The most common type of tuplet is a triplet. This is when you play three of the same note lengths in the time it would take to play two. The above example is a triplet because there are three quavers.
|Section 4: What Is A Scale And Why Is It Useful?|
An accidental happens when you slightly raise or drop the pitch of a note.
There are two types of accidental:
If a note is sharp or flat, this symbol is always shown to the left of the note. It still belongs to the main note and doesn't become a new note name. For example, if you add a flat to the note B it is called B flat and not X.
The accidental applies to the relevant note for the rest of the bar. For example, if an F sharp is introduced and you see a later F in the same bar, this will still be an F sharp (regardless of whether the sharp is shown).
To remove an accidental, you need to use a natural. This symbol looks like a sharp with the top-right and bottom-left lines removed. This returns the note to normal.
There is normally only one sound available between the main notes. For example, there is only one sound available between C and D. This means that C sharp (slightly higher) and D flat (slightly lower) make the same exact sound. The same is true of D sharp and E flat, F sharp and G flat, G sharp and A flat, and A sharp and B flat. The alternative name for the note you play is called the enharmonic equivalent. For example, C sharp is the enharmonic equivalent of D flat.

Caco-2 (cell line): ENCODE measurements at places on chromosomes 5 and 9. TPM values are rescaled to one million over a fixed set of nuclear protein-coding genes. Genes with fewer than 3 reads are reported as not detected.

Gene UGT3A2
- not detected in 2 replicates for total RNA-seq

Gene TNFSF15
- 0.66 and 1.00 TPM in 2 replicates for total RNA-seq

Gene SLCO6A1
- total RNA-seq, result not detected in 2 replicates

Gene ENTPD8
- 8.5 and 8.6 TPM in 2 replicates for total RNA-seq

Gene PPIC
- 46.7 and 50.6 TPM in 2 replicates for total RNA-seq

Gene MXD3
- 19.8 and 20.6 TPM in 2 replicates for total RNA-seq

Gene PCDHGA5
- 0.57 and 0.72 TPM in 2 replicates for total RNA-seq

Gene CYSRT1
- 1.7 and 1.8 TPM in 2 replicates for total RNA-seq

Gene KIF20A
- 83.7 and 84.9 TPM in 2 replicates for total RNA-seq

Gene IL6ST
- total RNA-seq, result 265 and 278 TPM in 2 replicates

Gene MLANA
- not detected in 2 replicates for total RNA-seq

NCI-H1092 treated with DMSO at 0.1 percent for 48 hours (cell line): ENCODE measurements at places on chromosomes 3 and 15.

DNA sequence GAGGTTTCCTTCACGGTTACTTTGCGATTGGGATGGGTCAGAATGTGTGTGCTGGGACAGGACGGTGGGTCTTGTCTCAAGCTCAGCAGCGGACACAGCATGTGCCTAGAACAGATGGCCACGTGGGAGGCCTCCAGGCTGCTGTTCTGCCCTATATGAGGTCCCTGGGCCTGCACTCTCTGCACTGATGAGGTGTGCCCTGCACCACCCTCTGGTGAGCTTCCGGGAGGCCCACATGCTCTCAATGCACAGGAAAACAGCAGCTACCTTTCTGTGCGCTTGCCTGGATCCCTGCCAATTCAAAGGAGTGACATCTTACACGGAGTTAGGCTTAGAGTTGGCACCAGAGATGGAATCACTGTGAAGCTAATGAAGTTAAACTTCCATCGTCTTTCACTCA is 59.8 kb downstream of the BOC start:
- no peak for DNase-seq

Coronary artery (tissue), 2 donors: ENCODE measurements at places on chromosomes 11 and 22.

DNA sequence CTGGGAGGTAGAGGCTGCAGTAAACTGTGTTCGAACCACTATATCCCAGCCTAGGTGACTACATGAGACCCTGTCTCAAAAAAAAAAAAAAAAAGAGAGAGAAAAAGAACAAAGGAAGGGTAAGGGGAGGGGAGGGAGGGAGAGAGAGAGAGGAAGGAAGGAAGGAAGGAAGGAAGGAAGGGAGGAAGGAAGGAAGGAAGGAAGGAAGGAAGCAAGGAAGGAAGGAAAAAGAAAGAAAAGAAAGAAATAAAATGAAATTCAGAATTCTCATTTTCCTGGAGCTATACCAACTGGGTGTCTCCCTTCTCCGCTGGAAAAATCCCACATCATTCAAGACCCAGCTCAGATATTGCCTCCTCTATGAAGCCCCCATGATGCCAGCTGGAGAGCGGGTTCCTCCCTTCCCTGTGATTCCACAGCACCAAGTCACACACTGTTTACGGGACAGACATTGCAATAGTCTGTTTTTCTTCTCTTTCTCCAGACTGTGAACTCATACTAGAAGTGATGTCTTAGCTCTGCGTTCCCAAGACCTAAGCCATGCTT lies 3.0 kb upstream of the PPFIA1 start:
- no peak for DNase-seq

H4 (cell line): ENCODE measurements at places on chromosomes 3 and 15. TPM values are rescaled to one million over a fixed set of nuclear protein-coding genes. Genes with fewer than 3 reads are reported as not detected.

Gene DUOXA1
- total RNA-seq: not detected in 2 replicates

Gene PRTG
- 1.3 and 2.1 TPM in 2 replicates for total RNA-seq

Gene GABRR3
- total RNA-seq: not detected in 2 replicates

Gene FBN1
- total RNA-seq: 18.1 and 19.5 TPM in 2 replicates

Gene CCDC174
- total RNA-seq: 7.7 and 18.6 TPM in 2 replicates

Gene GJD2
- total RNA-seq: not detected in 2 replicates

There is no sound available at all between B and C and between E and F. If you write B sharp you will be playing a C and if you write C flat you will be playing a B. It is fine to use these accidentals but beware that it will create the sound of the main note name above or below.
How Well Do We Understand Accidentals?
A step is the distance between two notes.
There are two types of step:
Tones tends to be more common because a semitone usually means playing a sharp or flat. However, because there is no sharp/flat between B-C and E-F, in these places you need to move only a semitone to remain on the main note names. For example, B to C is a semitone, not a tone.